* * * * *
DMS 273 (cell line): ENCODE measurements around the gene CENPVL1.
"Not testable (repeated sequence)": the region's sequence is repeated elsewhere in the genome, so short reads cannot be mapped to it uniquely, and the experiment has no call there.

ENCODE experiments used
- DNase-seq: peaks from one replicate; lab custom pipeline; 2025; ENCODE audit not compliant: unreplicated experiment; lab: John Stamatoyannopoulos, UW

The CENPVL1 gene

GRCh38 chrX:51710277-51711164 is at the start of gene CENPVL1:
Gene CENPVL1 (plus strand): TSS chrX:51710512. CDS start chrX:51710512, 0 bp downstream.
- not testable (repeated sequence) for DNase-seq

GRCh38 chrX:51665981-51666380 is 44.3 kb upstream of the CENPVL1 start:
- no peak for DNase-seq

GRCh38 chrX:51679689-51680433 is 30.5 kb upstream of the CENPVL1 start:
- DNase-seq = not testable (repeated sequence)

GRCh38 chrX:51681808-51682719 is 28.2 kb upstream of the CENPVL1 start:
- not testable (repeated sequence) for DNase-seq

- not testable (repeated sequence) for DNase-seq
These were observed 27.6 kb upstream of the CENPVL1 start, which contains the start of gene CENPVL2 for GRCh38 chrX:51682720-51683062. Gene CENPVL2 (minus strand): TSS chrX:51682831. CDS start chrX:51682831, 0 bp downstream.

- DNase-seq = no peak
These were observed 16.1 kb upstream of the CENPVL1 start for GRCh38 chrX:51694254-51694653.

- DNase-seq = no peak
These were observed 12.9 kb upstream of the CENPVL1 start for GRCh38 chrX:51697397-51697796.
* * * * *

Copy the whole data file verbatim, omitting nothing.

DMS 273 (cell line): ENCODE measurements around the gene CENPVL1.
"Not testable (repeated sequence)": the region's sequence is repeated elsewhere in the genome, so short reads cannot be mapped to it uniquely, and the experiment has no call there.

ENCODE experiments used
- DNase-seq: peaks from one replicate; lab custom pipeline; 2025; ENCODE audit not compliant: unreplicated experiment; lab: John Stamatoyannopoulos, UW

The CENPVL1 gene

GRCh38 chrX:51710277-51711164 is at the start of gene CENPVL1:
Gene CENPVL1 (plus strand): TSS chrX:51710512. CDS start chrX:51710512, 0 bp downstream.
- not testable (repeated sequence) for DNase-seq

GRCh38 chrX:51665981-51666380 is 44.3 kb upstream of the CENPVL1 start:
- no peak for DNase-seq

GRCh38 chrX:51679689-51680433 is 30.5 kb upstream of the CENPVL1 start:
- DNase-seq = not testable (repeated sequence)

GRCh38 chrX:51681808-51682719 is 28.2 kb upstream of the CENPVL1 start:
- not testable (repeated sequence) for DNase-seq

- not testable (repeated sequence) for DNase-seq
These were observed 27.6 kb upstream of the CENPVL1 start, which contains the start of gene CENPVL2 for GRCh38 chrX:51682720-51683062. Gene CENPVL2 (minus strand): TSS chrX:51682831. CDS start chrX:51682831, 0 bp downstream.

- DNase-seq = no peak
These were observed 16.1 kb upstream of the CENPVL1 start for GRCh38 chrX:51694254-51694653.

- DNase-seq = no peak
These were observed 12.9 kb upstream of the CENPVL1 start for GRCh38 chrX:51697397-51697796.